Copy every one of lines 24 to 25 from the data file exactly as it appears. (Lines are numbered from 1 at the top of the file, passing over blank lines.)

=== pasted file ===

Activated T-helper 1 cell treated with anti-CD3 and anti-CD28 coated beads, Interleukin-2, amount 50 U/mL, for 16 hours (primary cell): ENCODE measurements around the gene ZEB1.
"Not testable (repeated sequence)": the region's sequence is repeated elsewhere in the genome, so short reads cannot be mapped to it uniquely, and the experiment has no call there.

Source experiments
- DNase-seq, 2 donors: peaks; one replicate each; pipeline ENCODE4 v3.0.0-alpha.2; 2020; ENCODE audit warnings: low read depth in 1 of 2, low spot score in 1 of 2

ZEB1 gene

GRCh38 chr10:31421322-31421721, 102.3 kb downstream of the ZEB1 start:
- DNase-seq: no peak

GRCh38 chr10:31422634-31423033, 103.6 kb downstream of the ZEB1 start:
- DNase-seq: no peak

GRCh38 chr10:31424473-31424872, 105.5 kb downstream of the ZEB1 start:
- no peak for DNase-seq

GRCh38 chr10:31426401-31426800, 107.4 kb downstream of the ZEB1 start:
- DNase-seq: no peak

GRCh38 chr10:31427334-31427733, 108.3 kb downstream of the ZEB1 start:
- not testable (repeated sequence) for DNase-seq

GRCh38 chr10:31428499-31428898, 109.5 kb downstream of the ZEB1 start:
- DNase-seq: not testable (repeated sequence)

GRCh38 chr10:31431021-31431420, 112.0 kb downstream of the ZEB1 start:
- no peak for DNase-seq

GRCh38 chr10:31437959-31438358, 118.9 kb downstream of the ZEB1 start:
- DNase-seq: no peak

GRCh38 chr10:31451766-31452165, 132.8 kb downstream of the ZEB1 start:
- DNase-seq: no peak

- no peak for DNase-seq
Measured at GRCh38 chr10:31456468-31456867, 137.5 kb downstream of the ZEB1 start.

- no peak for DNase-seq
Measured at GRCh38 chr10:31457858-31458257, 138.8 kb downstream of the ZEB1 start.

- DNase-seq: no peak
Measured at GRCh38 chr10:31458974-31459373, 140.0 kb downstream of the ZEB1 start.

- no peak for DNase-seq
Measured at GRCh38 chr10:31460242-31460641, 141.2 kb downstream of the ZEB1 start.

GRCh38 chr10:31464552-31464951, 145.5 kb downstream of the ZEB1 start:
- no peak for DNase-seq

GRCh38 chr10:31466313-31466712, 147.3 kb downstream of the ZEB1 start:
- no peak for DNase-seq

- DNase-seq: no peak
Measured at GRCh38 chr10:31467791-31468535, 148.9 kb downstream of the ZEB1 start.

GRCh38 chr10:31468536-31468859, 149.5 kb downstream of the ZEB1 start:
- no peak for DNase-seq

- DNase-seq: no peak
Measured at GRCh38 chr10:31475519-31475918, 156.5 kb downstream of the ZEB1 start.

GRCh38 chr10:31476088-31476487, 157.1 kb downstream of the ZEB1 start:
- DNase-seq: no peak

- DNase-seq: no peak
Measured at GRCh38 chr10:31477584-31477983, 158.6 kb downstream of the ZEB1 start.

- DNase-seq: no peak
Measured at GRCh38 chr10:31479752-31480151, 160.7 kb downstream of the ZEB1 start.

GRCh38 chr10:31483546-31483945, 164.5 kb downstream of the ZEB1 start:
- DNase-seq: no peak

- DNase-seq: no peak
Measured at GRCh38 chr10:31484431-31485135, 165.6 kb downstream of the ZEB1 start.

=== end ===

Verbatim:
- no peak for DNase-seq
Measured at GRCh38 chr10:31456468-31456867, 137.5 kb downstream of the ZEB1 start.